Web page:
Inter-vendor performance of deep learning in segmenting acute ischemic lesions on diffusion-weighted imaging: a multicenter study

Creative Commons License

ALİS D. C., Yergin M., ALİŞ C., Topel C., Asmakutlu O., Bagcilar O., ...More

SCIENTIFIC REPORTS, vol.11, no.1, 2021 (SCI-Expanded) identifier identifier identifier

  • Publication Type: Article / Article
  • Volume: 11 Issue: 1
  • Publication Date: 2021
  • Doi Number: 10.1038/s41598-021-91467-x
  • Journal Indexes: Science Citation Index Expanded (SCI-EXPANDED), Scopus, Academic Search Premier, BIOSIS, CAB Abstracts, Chemical Abstracts Core, EMBASE, MEDLINE, Veterinary Science Database, Directory of Open Access Journals
  • Acibadem Mehmet Ali Aydinlar University Affiliated: Yes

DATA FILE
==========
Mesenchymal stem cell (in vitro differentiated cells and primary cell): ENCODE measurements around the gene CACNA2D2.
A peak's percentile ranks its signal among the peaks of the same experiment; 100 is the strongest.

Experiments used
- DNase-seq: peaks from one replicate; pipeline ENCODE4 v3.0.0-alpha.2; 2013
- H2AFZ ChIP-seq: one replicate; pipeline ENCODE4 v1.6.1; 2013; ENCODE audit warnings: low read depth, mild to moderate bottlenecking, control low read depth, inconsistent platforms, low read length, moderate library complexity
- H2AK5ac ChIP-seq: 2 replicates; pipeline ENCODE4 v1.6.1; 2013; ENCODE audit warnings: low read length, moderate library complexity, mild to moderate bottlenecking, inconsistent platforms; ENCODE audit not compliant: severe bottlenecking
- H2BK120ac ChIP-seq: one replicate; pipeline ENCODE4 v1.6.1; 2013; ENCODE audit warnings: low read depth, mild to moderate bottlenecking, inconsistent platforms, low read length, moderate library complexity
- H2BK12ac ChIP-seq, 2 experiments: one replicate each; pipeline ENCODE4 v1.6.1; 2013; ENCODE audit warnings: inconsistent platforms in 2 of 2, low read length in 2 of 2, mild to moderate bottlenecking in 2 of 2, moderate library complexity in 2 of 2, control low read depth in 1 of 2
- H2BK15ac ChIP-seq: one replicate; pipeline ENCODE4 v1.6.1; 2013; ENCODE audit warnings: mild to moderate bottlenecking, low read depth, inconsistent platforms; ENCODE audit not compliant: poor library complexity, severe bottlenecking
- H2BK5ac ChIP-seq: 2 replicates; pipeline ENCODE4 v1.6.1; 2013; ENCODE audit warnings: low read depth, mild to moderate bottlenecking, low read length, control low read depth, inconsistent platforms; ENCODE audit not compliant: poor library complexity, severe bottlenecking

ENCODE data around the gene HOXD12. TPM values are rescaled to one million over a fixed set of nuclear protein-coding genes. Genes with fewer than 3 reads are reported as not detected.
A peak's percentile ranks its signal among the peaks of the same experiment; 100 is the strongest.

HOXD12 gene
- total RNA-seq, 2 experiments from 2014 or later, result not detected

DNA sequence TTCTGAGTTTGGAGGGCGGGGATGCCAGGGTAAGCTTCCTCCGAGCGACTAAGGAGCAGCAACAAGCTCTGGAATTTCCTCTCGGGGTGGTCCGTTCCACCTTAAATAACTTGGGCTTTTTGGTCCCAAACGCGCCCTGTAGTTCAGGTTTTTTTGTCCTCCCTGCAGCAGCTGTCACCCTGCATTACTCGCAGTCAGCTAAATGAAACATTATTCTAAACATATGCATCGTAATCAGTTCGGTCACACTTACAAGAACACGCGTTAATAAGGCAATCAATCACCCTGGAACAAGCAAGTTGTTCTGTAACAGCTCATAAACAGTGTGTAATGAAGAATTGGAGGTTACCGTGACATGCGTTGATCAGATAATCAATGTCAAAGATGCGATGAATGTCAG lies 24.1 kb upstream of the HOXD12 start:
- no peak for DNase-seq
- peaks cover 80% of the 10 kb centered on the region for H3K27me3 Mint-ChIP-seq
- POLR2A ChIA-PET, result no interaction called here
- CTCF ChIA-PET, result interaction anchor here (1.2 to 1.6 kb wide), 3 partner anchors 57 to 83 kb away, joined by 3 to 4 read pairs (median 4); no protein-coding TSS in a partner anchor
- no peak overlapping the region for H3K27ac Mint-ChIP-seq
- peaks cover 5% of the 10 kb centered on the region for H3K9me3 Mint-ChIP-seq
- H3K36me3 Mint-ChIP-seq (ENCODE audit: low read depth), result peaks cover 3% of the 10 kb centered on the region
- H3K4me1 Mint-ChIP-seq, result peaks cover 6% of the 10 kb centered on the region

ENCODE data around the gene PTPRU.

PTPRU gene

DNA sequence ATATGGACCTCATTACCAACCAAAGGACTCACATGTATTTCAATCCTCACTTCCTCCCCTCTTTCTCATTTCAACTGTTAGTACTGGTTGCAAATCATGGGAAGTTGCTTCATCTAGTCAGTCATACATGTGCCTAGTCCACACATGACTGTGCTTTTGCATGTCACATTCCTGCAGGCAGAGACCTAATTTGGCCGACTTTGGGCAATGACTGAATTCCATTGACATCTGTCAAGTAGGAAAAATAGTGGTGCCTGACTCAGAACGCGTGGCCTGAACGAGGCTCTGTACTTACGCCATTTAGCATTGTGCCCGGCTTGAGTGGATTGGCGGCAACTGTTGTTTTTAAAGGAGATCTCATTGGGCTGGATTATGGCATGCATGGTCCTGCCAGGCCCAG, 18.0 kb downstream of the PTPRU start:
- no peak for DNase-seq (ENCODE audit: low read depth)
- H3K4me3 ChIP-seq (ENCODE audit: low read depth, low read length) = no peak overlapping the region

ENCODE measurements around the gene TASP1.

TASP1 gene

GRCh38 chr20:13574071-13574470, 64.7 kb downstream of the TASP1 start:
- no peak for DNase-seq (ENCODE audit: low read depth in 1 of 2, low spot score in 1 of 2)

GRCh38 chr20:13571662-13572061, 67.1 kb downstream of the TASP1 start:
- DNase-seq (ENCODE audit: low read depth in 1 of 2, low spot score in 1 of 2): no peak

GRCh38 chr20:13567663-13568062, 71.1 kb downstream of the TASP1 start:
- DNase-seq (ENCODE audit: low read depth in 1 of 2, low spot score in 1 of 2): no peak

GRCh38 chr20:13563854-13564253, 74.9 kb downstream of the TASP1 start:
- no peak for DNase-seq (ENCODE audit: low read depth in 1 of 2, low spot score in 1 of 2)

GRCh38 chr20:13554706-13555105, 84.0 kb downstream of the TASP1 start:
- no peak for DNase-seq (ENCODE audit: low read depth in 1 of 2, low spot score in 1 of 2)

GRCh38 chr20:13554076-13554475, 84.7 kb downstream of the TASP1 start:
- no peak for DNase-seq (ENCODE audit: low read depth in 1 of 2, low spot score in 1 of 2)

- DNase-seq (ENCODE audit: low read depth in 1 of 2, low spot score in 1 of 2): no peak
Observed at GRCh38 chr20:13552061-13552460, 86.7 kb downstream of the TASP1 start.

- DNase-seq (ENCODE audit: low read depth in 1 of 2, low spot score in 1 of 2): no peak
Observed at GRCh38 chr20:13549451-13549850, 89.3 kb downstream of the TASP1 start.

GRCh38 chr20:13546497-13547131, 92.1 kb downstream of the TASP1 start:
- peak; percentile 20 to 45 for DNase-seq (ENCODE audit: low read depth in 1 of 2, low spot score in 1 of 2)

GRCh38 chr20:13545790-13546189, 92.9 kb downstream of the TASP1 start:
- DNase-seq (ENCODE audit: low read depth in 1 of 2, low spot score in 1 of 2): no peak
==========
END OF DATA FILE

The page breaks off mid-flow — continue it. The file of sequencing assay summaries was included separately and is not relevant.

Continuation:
There is little evidence on the applicability of deep learning (DL) in the segmentation of acute ischemic lesions on diffusion-weighted imaging (DWI) between magnetic resonance imaging (MRI) scanners of different manufacturers. We retrospectively included DWI data of patients with acute ischemic lesions from six centers. Dataset A (n = 2986) and B (n = 3951) included data from Siemens and GE MRI scanners, respectively. The datasets were split into the training (80%), validation (10%), and internal test (10%) sets, and six neuroradiologists created ground-truth masks. Models A and B were the proposed neural networks trained on datasets A and B. The models subsequently fine-tuned across the datasets using their validation data. Another radiologist performed the segmentation on the test sets for comparisons. The median Dice scores of models A and B were 0.858 and 0.857 for the internal tests, which were non-inferior to the radiologist's performance, but demonstrated lower performance than the radiologist on the external tests. Fine-tuned models A and B achieved median Dice scores of 0.832 and 0.846, which were non-inferior to the radiologist's performance on the external tests. The present work shows that the inter-vendor operability of deep learning for the segmentation of ischemic lesions on DWI might be enhanced via transfer learning; thereby, their clinical applicability and generalizability could be improved.